But these are the organisations the government trusts to build our homes. Far too often, the industry’s culture contributes to poor quality in how housing is built and maintained. The most appalling evidence of this are incidents like Grenfell and Twin Parks, but the industry seems oblivious to the risks, as proved by the crass insensitivity of a reckless planning application to build a 35-storey apartment block with one fire escape in the shadow of Grenfell. As the former UN Special Rapporteur on the right to adequate shelter, Leilani Farha, says, housing has never been more of a ‘life or death situation’, particularly in the context of global pandemics—and the current profit-driven model is also totally incapable of addressing the existential environmental threat, of which domestic energy efficiency is a significant part.
The antidote to the toxic, unsustainable culture of the private market is democratically controlled council housing, which, according to the last English Housing Survey—and despite years of under-investment and denigration—is still in better overall condition than homes in the private sector.
In 2018, the CEO of a private insurance company said: ‘Poor build quality is an increasing issue in the UK housing market… design and quality is being compromised.’ In 2020, a research report by the Bartlett School of Planning found a majority of new developments by big housebuilders were of such low quality that they shouldn’t have been built.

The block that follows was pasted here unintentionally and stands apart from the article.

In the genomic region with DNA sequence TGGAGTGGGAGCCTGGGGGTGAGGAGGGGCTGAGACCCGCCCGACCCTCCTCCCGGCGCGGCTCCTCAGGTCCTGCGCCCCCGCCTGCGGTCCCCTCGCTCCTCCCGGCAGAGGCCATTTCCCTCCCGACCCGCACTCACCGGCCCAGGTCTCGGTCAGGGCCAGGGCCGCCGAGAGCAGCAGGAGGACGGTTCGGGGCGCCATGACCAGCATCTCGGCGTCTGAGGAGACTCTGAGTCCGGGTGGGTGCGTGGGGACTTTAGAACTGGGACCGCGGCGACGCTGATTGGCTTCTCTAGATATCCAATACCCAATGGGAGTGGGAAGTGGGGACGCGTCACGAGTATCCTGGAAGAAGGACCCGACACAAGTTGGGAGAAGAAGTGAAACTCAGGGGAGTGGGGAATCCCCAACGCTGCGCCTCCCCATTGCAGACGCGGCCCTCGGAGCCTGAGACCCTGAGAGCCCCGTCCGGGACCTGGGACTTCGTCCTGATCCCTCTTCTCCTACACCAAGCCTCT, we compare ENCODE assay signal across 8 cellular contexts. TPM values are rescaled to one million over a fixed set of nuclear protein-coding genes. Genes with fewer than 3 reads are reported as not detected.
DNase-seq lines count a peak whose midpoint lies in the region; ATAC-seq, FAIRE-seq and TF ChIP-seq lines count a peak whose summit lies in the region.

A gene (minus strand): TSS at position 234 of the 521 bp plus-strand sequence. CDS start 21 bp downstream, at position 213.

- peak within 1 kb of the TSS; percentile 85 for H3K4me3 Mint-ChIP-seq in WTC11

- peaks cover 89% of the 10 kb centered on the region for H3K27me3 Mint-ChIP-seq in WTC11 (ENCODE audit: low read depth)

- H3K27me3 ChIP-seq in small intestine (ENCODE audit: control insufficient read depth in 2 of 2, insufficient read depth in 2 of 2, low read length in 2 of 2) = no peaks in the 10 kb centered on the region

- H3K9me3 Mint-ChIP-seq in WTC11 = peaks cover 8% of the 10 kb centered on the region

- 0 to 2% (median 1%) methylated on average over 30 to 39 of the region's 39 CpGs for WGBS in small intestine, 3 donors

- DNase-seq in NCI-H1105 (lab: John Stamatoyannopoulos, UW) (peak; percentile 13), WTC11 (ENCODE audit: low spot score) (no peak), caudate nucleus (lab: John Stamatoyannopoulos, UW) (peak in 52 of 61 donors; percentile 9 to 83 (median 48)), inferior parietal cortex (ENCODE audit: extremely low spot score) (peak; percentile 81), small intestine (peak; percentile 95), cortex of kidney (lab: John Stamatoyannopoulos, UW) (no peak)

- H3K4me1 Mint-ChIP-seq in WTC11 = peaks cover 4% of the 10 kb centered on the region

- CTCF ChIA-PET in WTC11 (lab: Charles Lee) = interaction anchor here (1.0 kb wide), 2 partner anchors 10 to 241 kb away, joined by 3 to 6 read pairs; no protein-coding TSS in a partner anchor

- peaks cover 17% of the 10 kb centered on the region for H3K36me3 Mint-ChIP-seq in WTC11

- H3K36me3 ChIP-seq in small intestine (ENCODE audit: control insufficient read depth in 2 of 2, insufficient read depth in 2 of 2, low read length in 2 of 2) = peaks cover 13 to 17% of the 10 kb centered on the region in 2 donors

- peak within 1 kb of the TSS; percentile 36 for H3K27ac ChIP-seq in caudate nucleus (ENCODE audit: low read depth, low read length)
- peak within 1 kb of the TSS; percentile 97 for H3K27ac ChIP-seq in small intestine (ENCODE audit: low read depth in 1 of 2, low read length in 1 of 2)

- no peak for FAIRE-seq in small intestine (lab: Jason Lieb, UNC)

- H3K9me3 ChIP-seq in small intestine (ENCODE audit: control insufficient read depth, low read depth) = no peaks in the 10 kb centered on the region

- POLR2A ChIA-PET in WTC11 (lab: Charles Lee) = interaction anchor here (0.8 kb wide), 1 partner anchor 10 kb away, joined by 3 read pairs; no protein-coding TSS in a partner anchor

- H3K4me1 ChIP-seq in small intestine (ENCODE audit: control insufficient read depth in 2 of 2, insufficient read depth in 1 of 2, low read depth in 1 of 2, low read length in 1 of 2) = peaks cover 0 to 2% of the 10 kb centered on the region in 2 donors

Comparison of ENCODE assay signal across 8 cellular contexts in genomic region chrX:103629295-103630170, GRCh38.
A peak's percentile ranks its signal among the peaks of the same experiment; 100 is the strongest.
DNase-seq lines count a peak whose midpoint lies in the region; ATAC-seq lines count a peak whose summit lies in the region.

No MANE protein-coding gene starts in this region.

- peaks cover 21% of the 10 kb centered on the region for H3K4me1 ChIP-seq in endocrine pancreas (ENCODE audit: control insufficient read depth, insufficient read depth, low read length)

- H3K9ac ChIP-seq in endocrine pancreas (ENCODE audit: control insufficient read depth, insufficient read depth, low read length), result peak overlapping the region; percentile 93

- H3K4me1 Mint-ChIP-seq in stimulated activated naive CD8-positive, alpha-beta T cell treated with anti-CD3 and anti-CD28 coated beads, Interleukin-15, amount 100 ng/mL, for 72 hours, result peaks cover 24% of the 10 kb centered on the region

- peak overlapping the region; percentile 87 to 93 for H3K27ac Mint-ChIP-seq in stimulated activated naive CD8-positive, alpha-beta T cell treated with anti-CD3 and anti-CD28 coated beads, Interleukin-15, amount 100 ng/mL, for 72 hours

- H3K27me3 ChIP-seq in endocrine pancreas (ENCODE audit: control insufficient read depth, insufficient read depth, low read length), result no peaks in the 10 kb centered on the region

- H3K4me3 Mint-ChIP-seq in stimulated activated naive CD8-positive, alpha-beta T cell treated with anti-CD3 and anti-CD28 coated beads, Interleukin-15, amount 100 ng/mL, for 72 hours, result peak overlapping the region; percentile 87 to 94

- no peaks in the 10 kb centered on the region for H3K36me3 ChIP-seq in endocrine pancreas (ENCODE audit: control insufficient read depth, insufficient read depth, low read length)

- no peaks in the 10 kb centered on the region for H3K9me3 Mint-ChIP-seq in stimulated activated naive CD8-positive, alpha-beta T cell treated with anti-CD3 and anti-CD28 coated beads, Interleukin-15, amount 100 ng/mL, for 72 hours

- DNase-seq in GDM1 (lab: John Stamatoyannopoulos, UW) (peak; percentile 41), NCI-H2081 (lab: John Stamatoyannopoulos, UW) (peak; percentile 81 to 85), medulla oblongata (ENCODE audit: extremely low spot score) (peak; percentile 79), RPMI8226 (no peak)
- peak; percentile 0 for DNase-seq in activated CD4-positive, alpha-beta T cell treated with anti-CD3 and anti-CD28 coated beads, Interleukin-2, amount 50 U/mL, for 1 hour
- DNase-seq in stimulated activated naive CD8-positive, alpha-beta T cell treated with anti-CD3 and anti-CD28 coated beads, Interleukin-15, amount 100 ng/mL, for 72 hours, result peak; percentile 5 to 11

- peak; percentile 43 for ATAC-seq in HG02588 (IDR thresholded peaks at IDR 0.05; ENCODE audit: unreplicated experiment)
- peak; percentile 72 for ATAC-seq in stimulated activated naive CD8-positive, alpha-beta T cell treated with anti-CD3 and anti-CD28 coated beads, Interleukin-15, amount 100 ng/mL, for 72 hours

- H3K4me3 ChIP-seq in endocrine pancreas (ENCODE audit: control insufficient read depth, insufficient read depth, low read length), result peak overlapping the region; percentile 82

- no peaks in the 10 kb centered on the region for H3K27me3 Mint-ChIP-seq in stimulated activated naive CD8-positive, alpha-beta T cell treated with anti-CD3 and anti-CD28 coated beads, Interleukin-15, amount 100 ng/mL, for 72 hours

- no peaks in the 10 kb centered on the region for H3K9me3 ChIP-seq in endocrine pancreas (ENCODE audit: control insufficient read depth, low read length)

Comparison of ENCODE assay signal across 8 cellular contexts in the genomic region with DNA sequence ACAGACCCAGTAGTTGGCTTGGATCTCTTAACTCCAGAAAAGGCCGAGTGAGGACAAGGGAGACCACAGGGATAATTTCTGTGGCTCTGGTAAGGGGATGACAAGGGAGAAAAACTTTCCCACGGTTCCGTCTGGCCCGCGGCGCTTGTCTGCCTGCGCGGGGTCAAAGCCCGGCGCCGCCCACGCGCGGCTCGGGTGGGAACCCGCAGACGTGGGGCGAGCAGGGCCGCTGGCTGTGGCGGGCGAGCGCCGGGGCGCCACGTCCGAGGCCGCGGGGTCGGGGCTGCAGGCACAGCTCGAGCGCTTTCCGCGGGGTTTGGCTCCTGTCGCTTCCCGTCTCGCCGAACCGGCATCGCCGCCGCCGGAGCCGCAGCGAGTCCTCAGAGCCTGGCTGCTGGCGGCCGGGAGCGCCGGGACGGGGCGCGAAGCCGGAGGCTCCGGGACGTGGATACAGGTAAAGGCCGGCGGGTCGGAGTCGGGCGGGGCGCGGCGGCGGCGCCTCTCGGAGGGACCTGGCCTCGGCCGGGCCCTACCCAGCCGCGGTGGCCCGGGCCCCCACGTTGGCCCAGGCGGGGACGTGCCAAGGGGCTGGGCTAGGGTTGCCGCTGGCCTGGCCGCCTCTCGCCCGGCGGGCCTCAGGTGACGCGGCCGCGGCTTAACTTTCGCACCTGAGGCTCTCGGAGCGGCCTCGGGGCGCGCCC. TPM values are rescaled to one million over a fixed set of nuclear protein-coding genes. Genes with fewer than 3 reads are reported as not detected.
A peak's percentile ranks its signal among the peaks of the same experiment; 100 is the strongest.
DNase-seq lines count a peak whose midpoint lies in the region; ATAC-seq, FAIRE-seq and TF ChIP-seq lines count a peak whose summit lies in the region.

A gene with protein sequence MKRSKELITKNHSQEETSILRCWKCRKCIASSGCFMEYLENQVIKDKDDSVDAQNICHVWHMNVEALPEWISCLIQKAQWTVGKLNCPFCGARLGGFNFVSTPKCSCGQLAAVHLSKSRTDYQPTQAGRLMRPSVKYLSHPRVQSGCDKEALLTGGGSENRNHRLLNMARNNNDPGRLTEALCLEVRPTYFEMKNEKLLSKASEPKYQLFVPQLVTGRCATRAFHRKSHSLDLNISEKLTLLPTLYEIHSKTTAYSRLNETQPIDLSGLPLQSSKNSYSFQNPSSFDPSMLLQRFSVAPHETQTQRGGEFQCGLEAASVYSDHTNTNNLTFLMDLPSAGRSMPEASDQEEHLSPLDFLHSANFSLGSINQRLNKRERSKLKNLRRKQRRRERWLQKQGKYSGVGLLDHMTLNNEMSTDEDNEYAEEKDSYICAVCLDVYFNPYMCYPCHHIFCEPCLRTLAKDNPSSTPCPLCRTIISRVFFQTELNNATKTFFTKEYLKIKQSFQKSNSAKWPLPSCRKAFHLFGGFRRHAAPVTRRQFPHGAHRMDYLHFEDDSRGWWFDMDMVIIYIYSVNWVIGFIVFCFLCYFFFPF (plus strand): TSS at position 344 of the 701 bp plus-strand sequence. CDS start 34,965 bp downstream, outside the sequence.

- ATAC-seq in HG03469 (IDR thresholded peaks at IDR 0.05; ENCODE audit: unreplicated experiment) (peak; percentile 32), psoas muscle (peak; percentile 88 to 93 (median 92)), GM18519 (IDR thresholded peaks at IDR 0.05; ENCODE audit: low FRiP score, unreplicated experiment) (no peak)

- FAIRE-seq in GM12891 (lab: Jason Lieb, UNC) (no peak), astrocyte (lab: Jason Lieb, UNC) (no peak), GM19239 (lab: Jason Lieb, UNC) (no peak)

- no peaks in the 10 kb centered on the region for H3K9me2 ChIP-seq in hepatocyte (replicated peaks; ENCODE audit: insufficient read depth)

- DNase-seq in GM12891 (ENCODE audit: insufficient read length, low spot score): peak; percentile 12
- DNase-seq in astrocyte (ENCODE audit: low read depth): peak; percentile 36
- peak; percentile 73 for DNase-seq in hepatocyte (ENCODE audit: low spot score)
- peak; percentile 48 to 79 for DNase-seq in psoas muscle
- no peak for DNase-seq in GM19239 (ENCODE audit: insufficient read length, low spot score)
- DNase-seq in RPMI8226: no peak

By contrast, as the wonderful Municipal Dreams blog chronicles, a lot of council housing was built to the highest design and construction standards and much has survived the test of time. This tradition continued with the 2019 Stirling architecture award-winning Goldsmith Street development in Norwich—a model of what’s possible.
Sadly, the Estate Watch website still records over 100 council estates, in London alone, under threat of demolition. Despite the evidence to the contrary, too many councils still have a blind faith in corporate developers and are using new methods to transfer publicly owned homes into private hands, including manipulating estate ballots, as recently happened in Haringey. Too often, those new council homes that are being built are at rents significantly above the levels that have made the sector the only truly affordable form of rented housing in many cities. There are few signs this will change under Starmer’s private-sector friendly Labour Party.
However, around the world, people are calling for an alternative to the tyranny of the private market and a fundamental rethink of the place of housing in our society. Covid has radicalised grassroots housing campaigns and challenged capitalist property norms. Homeless people have been housed in hotels, empty homes have been occupied, rent strikes have broken out in many places, and vociferous activism has won prolonged suspensions of evictions. Even in the US, where public housing has been a virtual taboo for generations, awareness is growing of the need for serious government investment in homes that don’t cost lives, or the earth.
But the failure of the Biden administration to deliver on its Build Back Better agenda confirms we can’t trust our homes to establishment politicians, any more than private developers. Half a century of neoliberalism has taken us back to deadly, sub-standard Victorian housing conditions that were only changed by working-class communities and the labour movement demanding a housing system we control, instead of being controlled by it.